If you’re sick of Little England, why not move to Canada? It's the world's second-biggest country with half the UK's population, and immigrants are welcomed as ‘new Canadians’. Oh, and a hot, feminist Prime Minister.

Justin Trudeau's Cabinet has equal numbers of men and women, and includes a former Afghan refugee. He's also personally greeted Syrian refugees to the country. 

2. New Zealand 

With its practice of diverting asylum seekers to poor, inhospitable islands, Australia may be a Brexiteer's dream. But not far away is kindly New Zealand, with a moderate multi-party government and lots of Greens. It was also the first country to have an openly transexual mayor. 

Same-sex marriage has been legal in New Zealand since 2013, and sexual discrimination is illegal. But more importantly, you can live out your own Lord of the Rings movie again and again. As they say, one referendum to rule them all and in the darkness bind them...

3. Scandinavia

The Scandinavian countries regularly top the world’s quality of life indices. They’re also known for progressive policies, like equal parental leave for mothers and fathers. 

Norway ranks no. 2 of all the OECD countries for jobs and life satisfaction, Finland’s no.1 for education, Sweden stands out for health care and Denmark’s no. 1 for work-life balance. And the crime dramas are great.

Until 24 June, as an EU citizen, you could have moved there at the drop of a hat. Now you'll need to keep an eye on the negotiations.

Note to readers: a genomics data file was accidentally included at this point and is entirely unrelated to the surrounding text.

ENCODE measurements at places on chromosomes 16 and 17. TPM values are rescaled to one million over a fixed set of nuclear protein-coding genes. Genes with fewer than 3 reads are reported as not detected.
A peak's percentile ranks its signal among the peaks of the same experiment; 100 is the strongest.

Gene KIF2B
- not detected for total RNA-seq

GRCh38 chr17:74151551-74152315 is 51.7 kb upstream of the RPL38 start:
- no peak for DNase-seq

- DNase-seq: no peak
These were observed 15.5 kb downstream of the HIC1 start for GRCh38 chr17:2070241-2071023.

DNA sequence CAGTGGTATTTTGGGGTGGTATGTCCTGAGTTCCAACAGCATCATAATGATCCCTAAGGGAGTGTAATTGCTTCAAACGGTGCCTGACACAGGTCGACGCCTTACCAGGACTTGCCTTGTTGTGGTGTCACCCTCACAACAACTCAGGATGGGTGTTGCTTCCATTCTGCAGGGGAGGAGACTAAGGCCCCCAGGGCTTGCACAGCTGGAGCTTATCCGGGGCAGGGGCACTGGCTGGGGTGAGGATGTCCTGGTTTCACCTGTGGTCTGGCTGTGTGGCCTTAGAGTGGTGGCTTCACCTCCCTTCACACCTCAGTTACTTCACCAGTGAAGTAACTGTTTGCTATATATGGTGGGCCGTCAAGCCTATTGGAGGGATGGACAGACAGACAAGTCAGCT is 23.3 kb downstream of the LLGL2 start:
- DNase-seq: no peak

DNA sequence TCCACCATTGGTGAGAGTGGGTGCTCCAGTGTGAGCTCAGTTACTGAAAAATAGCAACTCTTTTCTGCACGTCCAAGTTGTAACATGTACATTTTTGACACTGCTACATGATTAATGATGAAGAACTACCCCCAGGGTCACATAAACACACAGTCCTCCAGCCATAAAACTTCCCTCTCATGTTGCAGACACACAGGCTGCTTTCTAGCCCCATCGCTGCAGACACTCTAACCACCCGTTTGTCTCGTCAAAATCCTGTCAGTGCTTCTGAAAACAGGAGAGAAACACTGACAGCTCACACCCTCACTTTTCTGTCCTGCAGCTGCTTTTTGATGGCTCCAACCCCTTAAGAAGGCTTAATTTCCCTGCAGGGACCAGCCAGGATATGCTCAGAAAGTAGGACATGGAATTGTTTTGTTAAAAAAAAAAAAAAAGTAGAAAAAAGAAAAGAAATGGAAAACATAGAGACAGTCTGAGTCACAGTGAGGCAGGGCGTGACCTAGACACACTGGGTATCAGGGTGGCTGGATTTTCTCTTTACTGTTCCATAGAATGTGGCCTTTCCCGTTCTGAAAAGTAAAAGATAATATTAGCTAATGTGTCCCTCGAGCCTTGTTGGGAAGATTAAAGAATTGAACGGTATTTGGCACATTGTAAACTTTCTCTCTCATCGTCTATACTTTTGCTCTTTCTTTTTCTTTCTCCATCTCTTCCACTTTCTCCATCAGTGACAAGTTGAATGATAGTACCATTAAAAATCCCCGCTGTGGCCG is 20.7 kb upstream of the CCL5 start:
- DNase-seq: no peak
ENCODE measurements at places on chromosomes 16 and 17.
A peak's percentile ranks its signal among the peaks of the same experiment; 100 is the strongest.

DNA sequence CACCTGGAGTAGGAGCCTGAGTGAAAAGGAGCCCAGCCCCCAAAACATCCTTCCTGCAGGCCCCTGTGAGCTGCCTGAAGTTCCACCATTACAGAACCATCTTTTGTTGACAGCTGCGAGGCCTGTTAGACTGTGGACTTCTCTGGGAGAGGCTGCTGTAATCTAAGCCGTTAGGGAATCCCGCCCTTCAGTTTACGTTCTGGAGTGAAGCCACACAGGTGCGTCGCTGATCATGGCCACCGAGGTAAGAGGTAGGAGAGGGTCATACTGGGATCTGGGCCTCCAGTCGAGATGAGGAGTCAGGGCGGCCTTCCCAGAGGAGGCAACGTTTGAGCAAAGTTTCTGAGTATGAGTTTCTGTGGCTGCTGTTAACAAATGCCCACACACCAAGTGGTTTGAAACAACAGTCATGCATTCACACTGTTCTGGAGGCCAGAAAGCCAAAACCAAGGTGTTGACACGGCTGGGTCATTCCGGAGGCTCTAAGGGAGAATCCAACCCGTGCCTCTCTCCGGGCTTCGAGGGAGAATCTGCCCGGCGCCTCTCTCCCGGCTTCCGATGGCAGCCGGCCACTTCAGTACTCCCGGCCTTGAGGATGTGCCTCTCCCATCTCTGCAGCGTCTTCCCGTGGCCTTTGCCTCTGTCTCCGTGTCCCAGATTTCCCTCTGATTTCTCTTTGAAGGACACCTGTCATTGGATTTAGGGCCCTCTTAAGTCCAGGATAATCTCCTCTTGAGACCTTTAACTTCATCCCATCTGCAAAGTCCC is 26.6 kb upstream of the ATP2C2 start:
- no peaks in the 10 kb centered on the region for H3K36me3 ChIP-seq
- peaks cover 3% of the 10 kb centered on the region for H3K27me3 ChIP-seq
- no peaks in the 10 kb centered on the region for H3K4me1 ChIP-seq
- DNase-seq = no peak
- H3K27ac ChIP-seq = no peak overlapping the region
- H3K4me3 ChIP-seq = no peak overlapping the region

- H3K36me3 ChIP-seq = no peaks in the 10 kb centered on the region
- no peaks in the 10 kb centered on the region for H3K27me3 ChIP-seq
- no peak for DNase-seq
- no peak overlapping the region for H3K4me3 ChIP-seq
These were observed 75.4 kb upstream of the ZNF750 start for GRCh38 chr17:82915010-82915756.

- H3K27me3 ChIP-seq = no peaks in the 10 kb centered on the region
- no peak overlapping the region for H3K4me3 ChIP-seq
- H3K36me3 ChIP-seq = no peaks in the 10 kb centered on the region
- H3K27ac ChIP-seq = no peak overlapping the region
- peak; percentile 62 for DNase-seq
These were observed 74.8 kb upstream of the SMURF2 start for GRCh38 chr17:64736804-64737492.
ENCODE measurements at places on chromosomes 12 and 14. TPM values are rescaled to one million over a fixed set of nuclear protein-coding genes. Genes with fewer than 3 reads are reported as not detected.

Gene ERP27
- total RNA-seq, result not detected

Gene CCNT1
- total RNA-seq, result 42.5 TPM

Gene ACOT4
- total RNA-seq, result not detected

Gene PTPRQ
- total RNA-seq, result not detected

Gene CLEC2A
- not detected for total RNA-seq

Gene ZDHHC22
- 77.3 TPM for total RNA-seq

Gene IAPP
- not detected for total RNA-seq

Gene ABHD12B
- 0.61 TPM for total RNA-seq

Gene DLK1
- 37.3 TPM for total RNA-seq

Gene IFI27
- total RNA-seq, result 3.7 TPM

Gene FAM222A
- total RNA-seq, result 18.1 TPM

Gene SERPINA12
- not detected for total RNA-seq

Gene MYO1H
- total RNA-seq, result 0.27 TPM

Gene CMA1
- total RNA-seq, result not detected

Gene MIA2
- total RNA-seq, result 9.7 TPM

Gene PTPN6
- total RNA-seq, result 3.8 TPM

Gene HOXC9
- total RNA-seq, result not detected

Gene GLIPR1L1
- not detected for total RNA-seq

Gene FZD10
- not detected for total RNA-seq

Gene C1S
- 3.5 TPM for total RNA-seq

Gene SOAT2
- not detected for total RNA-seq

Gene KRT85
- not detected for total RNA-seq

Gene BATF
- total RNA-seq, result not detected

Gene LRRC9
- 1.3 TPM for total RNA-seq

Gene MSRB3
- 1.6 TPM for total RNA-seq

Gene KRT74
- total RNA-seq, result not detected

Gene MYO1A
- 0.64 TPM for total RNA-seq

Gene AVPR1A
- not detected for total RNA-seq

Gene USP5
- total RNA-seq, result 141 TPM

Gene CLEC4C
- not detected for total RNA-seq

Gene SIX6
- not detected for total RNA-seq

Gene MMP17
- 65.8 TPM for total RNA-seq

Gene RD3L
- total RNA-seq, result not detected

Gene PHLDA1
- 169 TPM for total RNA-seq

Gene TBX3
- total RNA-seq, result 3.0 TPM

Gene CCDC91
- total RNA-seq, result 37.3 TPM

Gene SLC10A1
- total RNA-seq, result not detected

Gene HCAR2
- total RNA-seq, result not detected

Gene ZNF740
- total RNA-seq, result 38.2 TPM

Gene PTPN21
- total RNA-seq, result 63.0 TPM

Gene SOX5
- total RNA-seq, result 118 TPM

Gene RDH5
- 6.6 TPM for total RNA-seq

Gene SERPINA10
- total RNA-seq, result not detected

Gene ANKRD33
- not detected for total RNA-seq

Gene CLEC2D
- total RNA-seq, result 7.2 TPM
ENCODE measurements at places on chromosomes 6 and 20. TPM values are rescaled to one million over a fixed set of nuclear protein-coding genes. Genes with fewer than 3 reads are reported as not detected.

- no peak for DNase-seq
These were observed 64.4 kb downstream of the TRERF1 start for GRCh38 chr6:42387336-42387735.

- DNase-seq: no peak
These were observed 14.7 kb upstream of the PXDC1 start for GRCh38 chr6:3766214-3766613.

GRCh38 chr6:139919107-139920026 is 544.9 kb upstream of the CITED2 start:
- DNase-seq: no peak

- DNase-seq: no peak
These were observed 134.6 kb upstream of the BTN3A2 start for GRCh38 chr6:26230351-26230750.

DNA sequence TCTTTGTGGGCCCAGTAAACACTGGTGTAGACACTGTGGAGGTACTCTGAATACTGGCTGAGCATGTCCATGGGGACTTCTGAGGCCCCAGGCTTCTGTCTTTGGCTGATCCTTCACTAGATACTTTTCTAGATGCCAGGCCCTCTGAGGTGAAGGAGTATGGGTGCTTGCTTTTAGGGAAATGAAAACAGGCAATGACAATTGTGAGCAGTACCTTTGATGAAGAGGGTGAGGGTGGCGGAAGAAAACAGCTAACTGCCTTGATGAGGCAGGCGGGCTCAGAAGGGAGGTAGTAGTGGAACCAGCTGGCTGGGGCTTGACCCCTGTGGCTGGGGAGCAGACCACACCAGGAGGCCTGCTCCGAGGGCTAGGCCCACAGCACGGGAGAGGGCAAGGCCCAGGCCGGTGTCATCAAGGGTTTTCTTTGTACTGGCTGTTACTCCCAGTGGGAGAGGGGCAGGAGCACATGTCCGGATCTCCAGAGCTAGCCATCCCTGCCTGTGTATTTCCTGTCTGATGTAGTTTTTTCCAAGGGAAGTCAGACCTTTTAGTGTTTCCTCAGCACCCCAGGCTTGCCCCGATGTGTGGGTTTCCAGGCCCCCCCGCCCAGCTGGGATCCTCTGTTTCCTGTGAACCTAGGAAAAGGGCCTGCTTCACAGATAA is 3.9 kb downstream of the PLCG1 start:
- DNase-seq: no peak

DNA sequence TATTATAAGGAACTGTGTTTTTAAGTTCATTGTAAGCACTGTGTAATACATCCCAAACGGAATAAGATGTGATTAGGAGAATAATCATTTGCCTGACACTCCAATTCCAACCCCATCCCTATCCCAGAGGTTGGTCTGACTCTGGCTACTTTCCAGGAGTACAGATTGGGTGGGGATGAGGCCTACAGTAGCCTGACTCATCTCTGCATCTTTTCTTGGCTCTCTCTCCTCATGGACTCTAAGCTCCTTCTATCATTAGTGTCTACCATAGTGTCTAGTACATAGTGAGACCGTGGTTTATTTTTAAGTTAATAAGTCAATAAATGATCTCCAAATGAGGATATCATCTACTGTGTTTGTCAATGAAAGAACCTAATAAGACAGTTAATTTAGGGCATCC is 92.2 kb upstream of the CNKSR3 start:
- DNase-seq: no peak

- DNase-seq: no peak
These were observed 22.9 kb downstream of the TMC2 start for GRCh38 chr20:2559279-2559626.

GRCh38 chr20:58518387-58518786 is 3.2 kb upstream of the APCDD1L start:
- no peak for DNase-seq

4. Scotland

Scottish voters bucked the trend and voted overwhelmingly to stay in the European Union. Not only is the First Minister of the Scottish Parliament a woman, but 35% of MSPs are women, compared to 29% of MPs.

If you're attached to this rainy isle but you don't want to give up the European dream, catch a train north. Just be prepared to stomach yet another referendum before you claw back that EU passport. 

5. Germany

The real giant of Europe, Germany is home to avant-garde artists, refugee activists and also has a lot of jobs (time to get that GCSE German textbook out again). And its leader is the most powerful woman in the world, Angela Merkel. 

Greeks may hate her, but Merkel has undoubtedly been a crusader for moderate politics in the face of populist right movements. 

6. Ireland

It's English speaking, has a history of revolutionary politics and there's always a Ryanair flight. Progressives though may want to think twice before boarding though. Despite legalising same-sex marriage, Catholic Ireland has some of the strictest abortion laws of the western world. 

A happier solution may be to find out if you have any Irish grandparents (you might be surprised) and apply for an Irish passport. At least then you have an escape route.

7. Vermont, USA

Let's be clear, anywhere that is considering a President Trump is not a progressive country. But under the Obama administration, it has made great strides in healthcare, gay marriage and more. If you felt the Bern, why not head off to Bernie Sanders' home state of Vermont?

And thanks to the US political system, you can still legally smoke cannabis (for medicinal reasons, of course) in states like Colorado.